18 student cooking tips for University freshers

University freshers listen up! We’ve put together our list of the top ten student cooking tips you need to know.

From saving money, avoiding waste and to easy cooking it’s all here.

student cooking tips

Buy and cook in bulk

Food scales up really well so buy lots and cook lots at once – but be wise as you don’t want to waste.

It’s a great move to stock up on foods that’ll last for a good while like pasta and rice, tins and the like, plus veg such as potatoes and onions. Store them right and you can make big savings by buying in bulk without throwing anything way. You can do the same with things like spices, kitchen roll and washing up liquid.

In a similar vein, it’s cheaper per person to cook for lots than just the one so where and when you can cook together. Easy meals like soups, curries, pasta sauces, bolognese and such can end up just costing pence per portion.

Buy loose

When it comes to fruit and veg, buy loose, it’ll almost always be cheaper and you can buy just what you need so there’s no chance of things going into the bin.

Tinned tomatoes

Tinned tomatoes are a student staple so pile them high, they can be used in all sorts from all on their own as a substitute in beans on toast (for the beans, obvs) to curry, Ratatouille, chilli, Spanish chicken, pasta bakes, the list goes on.


Check out the farmer’s market

Check out the local farmer’s market or greengrocers where you’ll probably be able to get some great deals on meat and veg.

Use spices

Buy (and use!) spices. You may have thought asafoetida was some sort of disease before university but now it can make a gorgeous homemade Indian curry!

Love your freezer

You’ll be surprised at what you can keep in your freezer: Get into the habit using it to avoid chucking food (i.e. MONEY) away. MORE: > 8 surprising foods you can freeze to keep longer

bread butter pudding recipe 2

Realise you can eat ‘off’ food

We’re not talking about the slice of bread someone’s just found down the side of the sofa that’s turned blue here, but just ’cause a packet says it’s off doesn’t mean it is. Our tip is to use your common sense. Don’t risk it with things like meat, eggs & dairy but stale bread can make for yummy Bread and Butter pudding (pic above) while blackened bananas can be made into banana loaf or banana pancakes.

Be a veggie

Try being a veggie for one or two days a week as meat is pretty expensive and alternatives needn’t just be a bland salad. See our vegetarian student recipes.

Ask your parents and older siblings

Before you set off for University for the first time, ask the cook(s) in your house for tips and for some easy homely recipes. Try ’em out before you go!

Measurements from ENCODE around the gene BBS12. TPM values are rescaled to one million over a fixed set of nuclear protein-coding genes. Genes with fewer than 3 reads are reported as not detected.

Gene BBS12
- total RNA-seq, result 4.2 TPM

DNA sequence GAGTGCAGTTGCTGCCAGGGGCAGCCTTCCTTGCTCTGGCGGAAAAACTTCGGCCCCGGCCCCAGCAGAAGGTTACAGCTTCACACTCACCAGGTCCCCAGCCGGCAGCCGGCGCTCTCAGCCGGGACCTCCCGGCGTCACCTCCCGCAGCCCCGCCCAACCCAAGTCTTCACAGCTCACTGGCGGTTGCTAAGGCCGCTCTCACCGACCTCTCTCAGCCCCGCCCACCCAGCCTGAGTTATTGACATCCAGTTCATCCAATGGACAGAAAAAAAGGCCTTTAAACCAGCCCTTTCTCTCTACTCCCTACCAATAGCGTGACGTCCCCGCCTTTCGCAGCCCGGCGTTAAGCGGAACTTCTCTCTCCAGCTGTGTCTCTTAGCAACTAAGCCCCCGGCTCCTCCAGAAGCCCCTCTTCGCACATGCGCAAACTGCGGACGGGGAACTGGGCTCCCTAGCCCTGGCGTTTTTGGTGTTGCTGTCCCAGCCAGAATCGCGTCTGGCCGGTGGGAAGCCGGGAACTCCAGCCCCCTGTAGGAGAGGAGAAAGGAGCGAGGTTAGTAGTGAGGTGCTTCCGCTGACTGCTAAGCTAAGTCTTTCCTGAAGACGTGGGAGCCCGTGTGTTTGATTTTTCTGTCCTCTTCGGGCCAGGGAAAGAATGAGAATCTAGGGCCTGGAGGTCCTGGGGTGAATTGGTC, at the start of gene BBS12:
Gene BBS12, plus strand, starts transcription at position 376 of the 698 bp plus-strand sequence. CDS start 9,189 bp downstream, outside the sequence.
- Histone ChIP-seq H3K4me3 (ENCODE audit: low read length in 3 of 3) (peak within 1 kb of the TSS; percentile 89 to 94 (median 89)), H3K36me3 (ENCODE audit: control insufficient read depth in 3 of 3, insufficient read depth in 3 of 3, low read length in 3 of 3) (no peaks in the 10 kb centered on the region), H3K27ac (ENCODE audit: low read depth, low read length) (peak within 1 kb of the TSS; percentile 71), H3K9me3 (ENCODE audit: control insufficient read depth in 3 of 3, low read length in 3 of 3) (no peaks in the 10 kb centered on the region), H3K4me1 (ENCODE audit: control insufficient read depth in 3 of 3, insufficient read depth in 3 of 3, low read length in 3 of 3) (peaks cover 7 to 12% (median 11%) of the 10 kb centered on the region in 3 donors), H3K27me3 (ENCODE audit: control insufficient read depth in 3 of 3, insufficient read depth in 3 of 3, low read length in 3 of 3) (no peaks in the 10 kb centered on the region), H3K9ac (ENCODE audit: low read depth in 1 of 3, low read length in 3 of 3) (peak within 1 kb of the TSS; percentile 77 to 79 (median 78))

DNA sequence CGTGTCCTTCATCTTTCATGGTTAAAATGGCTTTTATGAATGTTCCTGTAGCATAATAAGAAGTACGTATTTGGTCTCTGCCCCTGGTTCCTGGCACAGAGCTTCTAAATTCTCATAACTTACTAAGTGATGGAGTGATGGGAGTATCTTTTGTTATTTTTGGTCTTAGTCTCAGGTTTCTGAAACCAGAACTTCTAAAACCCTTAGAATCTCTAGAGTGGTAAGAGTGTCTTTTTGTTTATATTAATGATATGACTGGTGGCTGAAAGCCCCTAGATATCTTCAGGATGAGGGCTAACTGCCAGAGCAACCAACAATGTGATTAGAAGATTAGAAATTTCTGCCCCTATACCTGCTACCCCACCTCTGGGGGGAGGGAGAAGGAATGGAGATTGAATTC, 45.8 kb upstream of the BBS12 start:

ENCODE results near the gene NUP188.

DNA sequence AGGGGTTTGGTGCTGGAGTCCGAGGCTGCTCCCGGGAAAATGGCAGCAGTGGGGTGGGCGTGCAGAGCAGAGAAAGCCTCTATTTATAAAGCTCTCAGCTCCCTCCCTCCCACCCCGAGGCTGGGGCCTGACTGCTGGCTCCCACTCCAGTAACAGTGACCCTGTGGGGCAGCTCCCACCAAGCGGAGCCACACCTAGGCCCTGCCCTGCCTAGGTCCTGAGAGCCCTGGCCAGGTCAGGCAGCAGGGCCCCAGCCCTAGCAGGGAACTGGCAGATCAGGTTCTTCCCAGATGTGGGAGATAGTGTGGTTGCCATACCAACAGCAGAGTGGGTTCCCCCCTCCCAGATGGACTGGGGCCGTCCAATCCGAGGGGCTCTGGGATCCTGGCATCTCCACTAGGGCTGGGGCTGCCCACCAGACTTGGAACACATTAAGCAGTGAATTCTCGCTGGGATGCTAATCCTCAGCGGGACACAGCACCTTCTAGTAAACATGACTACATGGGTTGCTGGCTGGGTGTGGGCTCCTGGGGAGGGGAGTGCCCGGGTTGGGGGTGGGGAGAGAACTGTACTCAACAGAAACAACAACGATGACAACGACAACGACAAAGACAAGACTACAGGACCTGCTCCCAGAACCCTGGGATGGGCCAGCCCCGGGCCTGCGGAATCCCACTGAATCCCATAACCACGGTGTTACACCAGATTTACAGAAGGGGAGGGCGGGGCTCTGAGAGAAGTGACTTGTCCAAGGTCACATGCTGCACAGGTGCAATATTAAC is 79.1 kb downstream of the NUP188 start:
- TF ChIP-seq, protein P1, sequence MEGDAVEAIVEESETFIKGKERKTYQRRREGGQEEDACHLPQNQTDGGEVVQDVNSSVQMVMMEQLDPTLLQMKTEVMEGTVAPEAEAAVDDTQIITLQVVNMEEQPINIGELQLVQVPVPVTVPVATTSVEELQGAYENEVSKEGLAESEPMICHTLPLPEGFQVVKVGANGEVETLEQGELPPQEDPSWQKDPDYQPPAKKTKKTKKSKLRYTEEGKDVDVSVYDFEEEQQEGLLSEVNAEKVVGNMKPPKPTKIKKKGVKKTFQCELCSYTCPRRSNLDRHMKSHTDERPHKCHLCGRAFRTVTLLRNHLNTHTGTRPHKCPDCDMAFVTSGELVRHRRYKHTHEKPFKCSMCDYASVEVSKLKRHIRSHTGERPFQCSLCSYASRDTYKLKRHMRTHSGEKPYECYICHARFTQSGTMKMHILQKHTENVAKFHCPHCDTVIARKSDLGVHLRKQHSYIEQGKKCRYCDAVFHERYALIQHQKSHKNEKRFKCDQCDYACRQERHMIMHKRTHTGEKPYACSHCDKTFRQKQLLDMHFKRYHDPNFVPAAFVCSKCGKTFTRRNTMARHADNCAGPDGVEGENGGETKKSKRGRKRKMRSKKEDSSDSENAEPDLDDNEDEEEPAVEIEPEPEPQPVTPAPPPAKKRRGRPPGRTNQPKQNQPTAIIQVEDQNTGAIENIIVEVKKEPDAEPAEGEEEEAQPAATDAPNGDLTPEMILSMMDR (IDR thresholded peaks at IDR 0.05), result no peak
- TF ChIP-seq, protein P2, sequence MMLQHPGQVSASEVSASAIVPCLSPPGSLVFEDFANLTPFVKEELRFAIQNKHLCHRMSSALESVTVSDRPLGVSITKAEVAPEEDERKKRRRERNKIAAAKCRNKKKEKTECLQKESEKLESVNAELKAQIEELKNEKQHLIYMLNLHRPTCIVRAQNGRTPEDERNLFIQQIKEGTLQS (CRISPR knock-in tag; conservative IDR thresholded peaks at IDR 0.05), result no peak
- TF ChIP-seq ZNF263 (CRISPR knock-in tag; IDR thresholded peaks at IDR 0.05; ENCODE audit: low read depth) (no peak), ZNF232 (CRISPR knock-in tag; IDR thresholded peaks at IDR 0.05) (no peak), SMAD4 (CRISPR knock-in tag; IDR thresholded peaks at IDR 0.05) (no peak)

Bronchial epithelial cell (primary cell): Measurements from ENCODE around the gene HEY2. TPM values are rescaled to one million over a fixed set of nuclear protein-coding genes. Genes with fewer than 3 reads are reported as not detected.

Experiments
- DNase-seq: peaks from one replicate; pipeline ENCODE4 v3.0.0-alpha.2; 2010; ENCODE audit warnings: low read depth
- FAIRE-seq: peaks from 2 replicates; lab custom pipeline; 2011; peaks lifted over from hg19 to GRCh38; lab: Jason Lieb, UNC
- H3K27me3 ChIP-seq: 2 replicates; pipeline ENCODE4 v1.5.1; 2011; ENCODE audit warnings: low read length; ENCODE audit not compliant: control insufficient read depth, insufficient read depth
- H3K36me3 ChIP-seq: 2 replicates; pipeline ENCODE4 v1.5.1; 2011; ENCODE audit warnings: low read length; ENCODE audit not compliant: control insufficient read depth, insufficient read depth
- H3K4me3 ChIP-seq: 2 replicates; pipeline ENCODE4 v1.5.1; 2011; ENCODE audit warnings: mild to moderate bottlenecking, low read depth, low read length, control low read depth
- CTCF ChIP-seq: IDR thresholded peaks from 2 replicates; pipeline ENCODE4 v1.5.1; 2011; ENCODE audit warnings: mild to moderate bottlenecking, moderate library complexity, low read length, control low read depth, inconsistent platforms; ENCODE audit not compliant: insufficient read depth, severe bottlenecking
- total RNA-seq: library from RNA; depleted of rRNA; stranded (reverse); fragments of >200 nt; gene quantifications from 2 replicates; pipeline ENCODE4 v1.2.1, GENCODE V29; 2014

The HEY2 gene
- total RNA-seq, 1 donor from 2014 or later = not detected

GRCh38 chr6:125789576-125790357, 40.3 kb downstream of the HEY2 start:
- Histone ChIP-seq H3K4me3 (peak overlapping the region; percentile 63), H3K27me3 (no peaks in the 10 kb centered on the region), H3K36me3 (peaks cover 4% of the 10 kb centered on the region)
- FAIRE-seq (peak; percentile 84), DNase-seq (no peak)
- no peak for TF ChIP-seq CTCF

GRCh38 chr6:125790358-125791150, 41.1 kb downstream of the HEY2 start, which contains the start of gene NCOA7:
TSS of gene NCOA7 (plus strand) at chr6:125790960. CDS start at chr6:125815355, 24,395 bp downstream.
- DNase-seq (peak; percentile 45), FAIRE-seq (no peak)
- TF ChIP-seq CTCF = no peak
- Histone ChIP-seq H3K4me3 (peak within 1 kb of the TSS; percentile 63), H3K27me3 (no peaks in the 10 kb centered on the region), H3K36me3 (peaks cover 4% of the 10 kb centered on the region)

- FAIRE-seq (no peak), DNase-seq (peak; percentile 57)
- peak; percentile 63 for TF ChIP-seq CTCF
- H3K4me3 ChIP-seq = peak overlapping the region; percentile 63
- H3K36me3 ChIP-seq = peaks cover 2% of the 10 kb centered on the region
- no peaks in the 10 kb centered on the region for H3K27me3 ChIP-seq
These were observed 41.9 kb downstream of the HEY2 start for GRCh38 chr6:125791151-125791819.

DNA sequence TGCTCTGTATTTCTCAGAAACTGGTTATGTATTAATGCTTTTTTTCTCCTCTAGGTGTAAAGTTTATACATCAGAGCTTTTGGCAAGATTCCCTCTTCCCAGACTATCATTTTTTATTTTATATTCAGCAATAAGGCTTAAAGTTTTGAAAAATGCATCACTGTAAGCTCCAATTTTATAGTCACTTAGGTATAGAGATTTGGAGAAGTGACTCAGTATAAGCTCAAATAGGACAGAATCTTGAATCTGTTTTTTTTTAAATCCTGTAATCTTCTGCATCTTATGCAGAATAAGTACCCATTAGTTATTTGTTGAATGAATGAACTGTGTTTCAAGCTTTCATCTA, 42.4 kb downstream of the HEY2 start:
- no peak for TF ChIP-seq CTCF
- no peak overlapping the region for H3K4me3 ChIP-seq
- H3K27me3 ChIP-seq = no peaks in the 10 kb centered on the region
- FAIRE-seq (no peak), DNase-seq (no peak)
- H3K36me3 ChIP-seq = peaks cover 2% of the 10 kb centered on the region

cup recipe

Microwaves are amazing

You generally can’t go wrong with microwave meals, they’re super quick, easy and require little clean up. You may be surprised at what your microwave is capable of, from bacon to cakes: Check out our student microwave recipes.

Cook from scratch

Whether it’s burgers or hollandaise sauce, cooking from scratch is always cheaper and healthier, providing low cost meals that aren’t laden with salt and dodgy ingredients.


Shop smart

Learn how to save money shopping and avoid getting caught out by dirty supermarket tactics that are design to make you spend more than you need or want to.

Don’t waste money on cookbooks

Obviously we would say this but with the internet at your finger tips there really is no need, there are literally thousands of online resources for all sorts of recipes, meal ideas and cooking tips.

Easy Chinese chicken stir-fry 1

Love to make stir fries

Stir fries are really trivial to make, super quick to cook, easy to adapt and require just the one pan. Invest in a good wok, chuck in your ingredients and keep stirring.

Invest in some kitchen scissors

A good pair of kitchen scissors make cooking and preparing meals a lot easier and quicker, they’re great for chopping up things like meat or herbs.

Make substitutions

You don’t need to follow recipes to the letter. You can make substitutes to suit your tastes or diet requirements or just what’s left in the fridge. Check out the Food thesaurus for a pretty much conclusive guide to food substitutions.



Plan well enough and you can get by well enough on just £10 a week on food without resorting to instant noodles.

Always use leftovers

Chucking out food is just binning cash, always use up leftovers by incorporating them into new meals or freezing (if applicable). > Make the most of leftovers: 16 recipe ideas for leftover food

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